A style book - what it is used for, who makes them, for whom, and why.

What is a stylebook? What is it used for?

A stylebook is most often used in the journalism world, as a supplement to a dictionary. It can contain guidelines on punctuation, spelling, and lots of other things. A stylebook's main objective is to make sure a publication (say a newspaper) uses styles consistently throughout the whole newspaper

Who has stylebooks? Who makes them?

In general, all media have stylebooks. the entries in the stylebooks can have:

  • Political points, for example a certain way to describe something. i.e, the Reuters news agency always referst to the Taliban as "Afghanistan's ruling Taliban" whereas the IRNA (Islamic Republic News Agency) always will refer to them as the "Taliban regime". These things exist to make sure that the slant (and to a certain degree, the connotations) are consistent, no matter which one of the journalists or correspondents are reporting.
  • Punctuation points Is there a period after "US" in "US. Government"? Where do I use an em-dash? Am I to use one or two spaces after every sentence? When do I use a semi colon? There are lots of these small dilemmas for journalists, and the style book will clean them out.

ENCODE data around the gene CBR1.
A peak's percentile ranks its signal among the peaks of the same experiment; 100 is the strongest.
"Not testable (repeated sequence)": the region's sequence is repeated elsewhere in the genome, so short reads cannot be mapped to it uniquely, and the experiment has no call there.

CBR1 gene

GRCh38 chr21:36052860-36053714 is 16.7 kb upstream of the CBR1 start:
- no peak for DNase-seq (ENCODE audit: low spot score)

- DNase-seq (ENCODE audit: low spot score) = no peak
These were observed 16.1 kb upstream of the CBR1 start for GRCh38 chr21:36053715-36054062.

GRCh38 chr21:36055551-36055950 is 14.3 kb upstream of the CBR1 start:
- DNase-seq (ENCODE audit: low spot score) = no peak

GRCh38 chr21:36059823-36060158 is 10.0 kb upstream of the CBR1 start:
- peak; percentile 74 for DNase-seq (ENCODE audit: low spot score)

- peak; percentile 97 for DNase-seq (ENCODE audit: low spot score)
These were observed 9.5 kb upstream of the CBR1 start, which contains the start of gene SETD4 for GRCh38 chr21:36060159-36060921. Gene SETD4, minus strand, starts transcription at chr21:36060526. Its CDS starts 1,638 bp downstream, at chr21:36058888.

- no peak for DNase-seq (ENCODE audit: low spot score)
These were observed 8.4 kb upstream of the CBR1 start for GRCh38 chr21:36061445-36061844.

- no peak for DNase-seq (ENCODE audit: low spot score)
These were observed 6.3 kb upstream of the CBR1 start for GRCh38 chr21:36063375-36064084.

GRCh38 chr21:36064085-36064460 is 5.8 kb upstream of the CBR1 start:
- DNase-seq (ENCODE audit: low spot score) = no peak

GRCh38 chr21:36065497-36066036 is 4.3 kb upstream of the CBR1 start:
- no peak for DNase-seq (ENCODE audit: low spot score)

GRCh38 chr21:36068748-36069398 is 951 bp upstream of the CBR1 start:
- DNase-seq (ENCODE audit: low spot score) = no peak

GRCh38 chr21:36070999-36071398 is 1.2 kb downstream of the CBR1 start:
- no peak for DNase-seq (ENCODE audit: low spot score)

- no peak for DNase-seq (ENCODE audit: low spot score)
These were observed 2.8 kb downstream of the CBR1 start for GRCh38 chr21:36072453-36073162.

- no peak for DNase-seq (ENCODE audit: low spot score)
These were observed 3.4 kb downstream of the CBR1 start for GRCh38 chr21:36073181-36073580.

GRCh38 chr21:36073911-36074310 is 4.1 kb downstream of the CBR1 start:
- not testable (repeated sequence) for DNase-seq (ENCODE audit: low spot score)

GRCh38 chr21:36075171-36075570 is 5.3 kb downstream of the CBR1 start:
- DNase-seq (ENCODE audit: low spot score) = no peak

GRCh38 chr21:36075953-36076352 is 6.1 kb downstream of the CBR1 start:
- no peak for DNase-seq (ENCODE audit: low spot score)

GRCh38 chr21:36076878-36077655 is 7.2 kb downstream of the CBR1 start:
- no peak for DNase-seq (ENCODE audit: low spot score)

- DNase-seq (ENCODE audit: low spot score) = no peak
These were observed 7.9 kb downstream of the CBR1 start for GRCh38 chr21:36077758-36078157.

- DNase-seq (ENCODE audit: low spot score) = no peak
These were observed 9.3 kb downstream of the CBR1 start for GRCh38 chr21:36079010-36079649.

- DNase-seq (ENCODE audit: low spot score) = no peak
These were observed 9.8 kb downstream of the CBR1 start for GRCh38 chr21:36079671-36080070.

• Abbreviation rules (From the AP stylebook: Spell out United Nations when used as a noun. When used as an adjective (i.e UN headquarters, UN officials), use the abbreviation). Is it allowed to use lowercase abbrevations? Is it "am" or "a.m." ? Or maybe even "am."? Is it FBI or F.B.I.? etc.
  • Word choice Do we use "Theater" or "Theatre"? Is it a lift or an elevator? Is it a Pyjama or a Pajama? Are they pants or trousers?

This goes on and on and on, leaving next to nothing to your own imagination.

For who are the stylebooks?

Stylebooks are for everybody involved in a particular media. Journalists, copy editors, news editors etc etc. As mentioned, the sole purpose is to make sure there is a consistency throughout a publication, news agency or radio/TV station.

Are all stylebooks the same?

No. There won't be huge variations between the stylebooks, but some difference there will be. For news agencies, for example: Some news agencies will put the capital of the country (or state) on everything they send out; If a murder happens in Liverpool, the wire from the news agency will still read "Reuters, (London)" while others will read "DPA, (Liverpool)".

Okay - this was a bit confusing, SharQ. Can't you come up with some snappy, easy to understand recap?

I can try..

A dictionary tells you:

  • How to spell the words
  • What words to use

A stylebook tells you:

  • Which words to use
  • How to use them

Hey! But that sounds like a brilliant idea! Shouldn't we have something like a stylebook that here on E2?

I wish... :)


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